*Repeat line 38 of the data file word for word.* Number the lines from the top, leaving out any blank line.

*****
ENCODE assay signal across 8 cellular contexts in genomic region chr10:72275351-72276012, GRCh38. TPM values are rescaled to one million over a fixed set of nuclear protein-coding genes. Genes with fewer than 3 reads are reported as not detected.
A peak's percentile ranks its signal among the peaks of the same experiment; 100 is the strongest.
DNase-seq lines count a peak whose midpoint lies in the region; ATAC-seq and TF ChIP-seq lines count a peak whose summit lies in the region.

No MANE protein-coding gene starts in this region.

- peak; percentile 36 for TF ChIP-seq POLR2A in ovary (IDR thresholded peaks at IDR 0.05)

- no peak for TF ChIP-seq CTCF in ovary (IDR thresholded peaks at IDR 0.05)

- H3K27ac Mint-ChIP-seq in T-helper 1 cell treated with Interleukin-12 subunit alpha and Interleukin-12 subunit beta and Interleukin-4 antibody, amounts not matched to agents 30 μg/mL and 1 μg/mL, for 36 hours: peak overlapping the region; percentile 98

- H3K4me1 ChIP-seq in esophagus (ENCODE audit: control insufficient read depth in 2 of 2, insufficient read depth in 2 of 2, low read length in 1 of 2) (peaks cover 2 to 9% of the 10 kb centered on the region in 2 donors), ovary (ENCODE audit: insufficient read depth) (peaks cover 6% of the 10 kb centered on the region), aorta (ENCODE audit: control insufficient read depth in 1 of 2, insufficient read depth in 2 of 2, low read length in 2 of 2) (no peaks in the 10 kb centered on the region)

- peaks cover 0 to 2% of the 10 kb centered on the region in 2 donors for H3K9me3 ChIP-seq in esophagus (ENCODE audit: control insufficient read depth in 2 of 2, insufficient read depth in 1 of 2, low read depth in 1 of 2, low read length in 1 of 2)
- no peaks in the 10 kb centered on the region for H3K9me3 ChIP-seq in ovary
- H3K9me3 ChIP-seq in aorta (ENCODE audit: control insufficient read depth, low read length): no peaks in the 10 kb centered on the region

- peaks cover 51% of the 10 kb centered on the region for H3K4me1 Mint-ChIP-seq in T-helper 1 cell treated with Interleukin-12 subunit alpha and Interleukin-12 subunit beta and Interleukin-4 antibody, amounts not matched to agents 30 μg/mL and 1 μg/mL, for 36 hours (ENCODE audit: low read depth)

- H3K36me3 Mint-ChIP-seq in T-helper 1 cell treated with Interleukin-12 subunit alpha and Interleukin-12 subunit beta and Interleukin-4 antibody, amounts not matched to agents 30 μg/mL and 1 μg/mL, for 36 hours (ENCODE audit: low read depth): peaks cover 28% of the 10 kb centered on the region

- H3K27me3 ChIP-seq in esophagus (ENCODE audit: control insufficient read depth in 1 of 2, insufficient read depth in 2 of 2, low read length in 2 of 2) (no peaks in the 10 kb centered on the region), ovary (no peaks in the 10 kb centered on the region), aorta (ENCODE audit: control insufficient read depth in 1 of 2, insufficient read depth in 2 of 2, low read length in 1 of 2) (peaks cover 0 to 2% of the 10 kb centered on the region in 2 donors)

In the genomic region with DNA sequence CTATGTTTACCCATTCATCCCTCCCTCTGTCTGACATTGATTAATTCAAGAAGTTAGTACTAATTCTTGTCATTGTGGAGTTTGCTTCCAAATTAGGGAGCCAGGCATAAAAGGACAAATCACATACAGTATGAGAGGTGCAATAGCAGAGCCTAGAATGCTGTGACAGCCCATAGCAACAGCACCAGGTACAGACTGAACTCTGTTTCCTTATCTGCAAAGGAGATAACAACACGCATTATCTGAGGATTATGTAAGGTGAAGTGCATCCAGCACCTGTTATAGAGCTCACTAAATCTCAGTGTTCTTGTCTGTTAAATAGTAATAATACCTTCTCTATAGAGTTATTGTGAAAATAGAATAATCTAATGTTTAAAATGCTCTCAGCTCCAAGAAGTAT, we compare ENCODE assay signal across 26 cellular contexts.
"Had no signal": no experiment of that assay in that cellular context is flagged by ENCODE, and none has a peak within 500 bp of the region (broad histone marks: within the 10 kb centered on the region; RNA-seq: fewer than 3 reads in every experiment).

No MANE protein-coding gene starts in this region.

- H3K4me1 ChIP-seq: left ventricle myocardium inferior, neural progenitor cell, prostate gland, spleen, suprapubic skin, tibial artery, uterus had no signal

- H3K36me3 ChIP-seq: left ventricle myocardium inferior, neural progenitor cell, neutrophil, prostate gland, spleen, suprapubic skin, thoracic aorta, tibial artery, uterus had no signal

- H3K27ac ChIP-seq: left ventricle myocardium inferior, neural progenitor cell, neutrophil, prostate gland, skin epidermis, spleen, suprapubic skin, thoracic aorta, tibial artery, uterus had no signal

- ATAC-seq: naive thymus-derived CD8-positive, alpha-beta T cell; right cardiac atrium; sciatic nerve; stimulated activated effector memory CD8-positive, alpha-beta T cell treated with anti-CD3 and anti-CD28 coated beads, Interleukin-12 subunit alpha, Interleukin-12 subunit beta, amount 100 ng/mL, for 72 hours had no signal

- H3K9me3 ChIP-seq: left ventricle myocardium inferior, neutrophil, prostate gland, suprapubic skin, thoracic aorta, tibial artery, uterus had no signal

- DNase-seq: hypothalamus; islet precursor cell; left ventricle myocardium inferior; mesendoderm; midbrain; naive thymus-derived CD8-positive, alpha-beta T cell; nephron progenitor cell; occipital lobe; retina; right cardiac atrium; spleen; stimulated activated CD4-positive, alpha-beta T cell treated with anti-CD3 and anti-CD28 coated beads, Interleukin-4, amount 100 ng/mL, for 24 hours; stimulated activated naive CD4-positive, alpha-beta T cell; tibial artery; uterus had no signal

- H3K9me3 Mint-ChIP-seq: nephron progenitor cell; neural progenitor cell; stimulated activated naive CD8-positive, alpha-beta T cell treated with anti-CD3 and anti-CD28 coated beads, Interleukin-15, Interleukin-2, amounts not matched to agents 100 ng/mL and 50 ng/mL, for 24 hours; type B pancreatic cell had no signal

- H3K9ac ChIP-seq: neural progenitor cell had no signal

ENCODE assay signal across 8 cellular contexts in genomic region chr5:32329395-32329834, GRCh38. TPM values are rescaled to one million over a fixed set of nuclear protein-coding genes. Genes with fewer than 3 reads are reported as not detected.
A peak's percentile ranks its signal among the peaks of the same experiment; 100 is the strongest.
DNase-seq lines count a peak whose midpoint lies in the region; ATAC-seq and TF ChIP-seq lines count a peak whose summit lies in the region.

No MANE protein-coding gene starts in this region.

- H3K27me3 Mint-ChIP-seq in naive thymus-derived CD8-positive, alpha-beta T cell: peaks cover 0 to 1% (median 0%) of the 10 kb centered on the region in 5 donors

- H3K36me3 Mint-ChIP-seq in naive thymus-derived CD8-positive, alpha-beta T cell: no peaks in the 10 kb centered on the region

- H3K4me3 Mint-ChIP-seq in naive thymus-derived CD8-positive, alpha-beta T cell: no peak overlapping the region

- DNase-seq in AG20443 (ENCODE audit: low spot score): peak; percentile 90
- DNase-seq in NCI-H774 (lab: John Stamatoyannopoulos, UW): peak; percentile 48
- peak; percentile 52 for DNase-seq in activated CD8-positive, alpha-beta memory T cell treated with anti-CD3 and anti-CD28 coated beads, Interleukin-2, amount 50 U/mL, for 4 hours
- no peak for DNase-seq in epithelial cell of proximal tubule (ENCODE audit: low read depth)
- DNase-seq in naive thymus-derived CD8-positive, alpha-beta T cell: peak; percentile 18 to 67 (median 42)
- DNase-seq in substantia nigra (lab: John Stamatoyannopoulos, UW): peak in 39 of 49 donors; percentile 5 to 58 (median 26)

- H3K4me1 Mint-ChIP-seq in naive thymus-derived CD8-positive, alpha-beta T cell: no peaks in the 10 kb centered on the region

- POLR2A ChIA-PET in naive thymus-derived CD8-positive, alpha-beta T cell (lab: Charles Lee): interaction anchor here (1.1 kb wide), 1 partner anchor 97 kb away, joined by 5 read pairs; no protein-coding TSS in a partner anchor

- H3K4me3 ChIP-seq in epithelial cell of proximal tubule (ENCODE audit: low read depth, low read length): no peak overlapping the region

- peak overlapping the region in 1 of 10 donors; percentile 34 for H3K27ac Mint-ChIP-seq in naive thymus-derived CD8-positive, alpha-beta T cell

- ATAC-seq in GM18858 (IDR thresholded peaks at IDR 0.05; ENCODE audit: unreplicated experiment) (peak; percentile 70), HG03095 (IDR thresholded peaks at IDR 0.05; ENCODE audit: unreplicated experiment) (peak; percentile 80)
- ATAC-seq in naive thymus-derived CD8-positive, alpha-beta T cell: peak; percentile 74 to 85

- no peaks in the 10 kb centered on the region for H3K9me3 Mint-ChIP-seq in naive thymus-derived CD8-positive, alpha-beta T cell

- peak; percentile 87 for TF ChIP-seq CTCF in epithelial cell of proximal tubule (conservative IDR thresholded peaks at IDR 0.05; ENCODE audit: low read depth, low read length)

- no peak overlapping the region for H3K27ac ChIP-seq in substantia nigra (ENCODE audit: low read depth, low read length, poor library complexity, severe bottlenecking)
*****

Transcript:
- DNase-seq in substantia nigra (lab: John Stamatoyannopoulos, UW): peak in 39 of 49 donors; percentile 5 to 58 (median 26)